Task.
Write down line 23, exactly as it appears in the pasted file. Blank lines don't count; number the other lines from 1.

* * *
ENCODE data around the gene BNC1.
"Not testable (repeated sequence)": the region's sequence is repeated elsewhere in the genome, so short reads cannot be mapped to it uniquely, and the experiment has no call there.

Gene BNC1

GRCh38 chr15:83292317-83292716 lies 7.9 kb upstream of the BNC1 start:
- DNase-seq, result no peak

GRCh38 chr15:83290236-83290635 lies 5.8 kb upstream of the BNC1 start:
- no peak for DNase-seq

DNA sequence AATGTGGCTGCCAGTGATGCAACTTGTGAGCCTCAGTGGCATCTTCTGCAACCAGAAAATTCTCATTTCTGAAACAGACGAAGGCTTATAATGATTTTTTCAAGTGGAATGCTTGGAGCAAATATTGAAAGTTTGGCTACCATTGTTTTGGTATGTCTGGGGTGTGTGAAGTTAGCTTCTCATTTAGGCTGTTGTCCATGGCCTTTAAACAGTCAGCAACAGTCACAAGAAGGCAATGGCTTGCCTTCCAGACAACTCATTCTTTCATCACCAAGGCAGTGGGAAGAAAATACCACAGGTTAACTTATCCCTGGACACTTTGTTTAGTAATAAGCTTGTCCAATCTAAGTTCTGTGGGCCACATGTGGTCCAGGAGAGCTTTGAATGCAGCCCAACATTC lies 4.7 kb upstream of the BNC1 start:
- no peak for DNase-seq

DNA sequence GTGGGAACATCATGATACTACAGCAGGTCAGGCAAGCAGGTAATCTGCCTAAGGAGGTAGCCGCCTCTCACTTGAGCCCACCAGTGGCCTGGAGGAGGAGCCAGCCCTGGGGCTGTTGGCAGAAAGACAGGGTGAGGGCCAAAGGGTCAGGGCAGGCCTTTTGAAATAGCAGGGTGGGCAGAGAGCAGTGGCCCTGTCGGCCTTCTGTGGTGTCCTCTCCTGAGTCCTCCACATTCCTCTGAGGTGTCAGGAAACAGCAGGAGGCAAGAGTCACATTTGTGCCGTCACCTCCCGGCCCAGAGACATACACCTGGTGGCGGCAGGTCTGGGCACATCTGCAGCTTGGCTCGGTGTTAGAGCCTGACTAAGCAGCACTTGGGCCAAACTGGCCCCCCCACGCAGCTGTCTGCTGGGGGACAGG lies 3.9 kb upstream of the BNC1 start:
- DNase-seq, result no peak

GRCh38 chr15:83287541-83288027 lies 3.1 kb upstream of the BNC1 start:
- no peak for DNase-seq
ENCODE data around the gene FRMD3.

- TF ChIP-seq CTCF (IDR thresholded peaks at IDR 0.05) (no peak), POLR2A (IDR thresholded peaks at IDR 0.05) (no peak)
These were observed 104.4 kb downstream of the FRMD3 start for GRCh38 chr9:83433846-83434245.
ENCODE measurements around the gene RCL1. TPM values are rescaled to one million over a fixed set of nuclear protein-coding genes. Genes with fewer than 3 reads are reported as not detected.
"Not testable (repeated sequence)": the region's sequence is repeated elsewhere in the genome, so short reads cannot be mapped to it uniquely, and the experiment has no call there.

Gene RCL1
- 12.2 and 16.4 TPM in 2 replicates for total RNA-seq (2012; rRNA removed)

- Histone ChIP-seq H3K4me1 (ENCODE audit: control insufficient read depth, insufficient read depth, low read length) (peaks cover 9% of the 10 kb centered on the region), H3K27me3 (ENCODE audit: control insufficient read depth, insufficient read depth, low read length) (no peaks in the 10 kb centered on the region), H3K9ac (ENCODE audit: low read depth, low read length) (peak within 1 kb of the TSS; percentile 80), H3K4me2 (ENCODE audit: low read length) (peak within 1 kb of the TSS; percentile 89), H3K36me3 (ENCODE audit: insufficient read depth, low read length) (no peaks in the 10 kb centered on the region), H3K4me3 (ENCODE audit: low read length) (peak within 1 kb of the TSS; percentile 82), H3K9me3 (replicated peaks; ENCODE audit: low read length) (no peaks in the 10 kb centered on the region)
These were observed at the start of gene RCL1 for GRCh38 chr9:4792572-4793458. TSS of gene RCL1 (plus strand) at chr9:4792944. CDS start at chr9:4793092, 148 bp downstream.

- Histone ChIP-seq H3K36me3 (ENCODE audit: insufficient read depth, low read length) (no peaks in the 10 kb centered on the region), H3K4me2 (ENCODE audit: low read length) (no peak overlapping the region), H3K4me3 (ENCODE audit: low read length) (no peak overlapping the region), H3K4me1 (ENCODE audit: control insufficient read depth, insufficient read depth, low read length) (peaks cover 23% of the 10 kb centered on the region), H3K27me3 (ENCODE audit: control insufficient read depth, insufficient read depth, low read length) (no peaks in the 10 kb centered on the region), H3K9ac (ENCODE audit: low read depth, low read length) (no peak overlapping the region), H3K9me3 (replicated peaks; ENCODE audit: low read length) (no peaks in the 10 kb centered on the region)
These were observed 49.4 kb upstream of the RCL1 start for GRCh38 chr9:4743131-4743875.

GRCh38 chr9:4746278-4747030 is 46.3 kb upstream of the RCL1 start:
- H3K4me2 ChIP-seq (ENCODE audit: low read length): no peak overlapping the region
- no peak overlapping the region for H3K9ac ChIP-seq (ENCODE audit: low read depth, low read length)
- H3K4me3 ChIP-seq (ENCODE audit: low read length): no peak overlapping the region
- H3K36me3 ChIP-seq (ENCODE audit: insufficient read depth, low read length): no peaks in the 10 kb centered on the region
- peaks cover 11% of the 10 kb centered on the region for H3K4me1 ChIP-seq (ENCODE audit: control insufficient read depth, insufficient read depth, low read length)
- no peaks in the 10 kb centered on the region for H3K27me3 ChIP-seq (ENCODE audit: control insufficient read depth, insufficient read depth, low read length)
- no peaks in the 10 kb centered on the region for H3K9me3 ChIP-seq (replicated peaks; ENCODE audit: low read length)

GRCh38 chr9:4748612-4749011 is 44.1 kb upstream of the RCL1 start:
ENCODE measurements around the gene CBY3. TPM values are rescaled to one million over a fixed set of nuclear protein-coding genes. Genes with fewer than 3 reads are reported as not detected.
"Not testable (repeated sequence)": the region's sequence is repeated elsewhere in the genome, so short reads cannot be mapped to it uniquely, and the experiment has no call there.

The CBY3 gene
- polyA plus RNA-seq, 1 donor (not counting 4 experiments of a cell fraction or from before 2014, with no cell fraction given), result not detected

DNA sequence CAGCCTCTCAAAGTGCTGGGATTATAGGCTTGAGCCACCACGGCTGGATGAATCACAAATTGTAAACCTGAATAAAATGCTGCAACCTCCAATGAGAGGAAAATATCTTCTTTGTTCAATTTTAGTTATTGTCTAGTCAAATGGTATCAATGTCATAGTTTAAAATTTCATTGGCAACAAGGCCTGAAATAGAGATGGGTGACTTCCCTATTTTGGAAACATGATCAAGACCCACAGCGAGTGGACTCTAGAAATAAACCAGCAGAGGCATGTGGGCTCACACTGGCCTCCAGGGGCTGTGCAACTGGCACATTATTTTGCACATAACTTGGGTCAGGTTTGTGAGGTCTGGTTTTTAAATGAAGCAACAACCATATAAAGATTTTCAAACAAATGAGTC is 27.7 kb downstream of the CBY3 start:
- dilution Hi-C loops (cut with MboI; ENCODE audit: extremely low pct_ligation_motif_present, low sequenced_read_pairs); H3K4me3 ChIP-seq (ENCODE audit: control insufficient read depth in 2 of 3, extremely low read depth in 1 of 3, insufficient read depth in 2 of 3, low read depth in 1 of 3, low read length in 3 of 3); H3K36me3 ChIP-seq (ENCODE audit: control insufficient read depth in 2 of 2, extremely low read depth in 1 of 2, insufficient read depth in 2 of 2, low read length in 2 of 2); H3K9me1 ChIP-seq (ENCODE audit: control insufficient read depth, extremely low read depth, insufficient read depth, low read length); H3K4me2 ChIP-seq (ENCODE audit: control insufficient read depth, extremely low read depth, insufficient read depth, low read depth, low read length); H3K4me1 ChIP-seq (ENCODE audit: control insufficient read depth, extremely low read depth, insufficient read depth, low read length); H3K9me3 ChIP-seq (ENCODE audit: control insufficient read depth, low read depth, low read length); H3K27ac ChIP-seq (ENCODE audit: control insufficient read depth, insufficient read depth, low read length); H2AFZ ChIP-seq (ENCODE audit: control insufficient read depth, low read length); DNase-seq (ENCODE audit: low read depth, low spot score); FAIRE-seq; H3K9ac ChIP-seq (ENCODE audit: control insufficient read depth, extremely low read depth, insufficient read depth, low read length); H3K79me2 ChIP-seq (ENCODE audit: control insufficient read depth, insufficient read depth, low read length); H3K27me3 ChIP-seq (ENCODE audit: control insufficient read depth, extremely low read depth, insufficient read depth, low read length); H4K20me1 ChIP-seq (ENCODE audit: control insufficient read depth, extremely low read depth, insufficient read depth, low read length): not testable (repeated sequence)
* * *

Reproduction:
- Histone ChIP-seq H3K36me3 (ENCODE audit: insufficient read depth, low read length) (no peaks in the 10 kb centered on the region), H3K4me2 (ENCODE audit: low read length) (no peak overlapping the region), H3K4me3 (ENCODE audit: low read length) (no peak overlapping the region), H3K4me1 (ENCODE audit: control insufficient read depth, insufficient read depth, low read length) (peaks cover 23% of the 10 kb centered on the region), H3K27me3 (ENCODE audit: control insufficient read depth, insufficient read depth, low read length) (no peaks in the 10 kb centered on the region), H3K9ac (ENCODE audit: low read depth, low read length) (no peak overlapping the region), H3K9me3 (replicated peaks; ENCODE audit: low read length) (no peaks in the 10 kb centered on the region)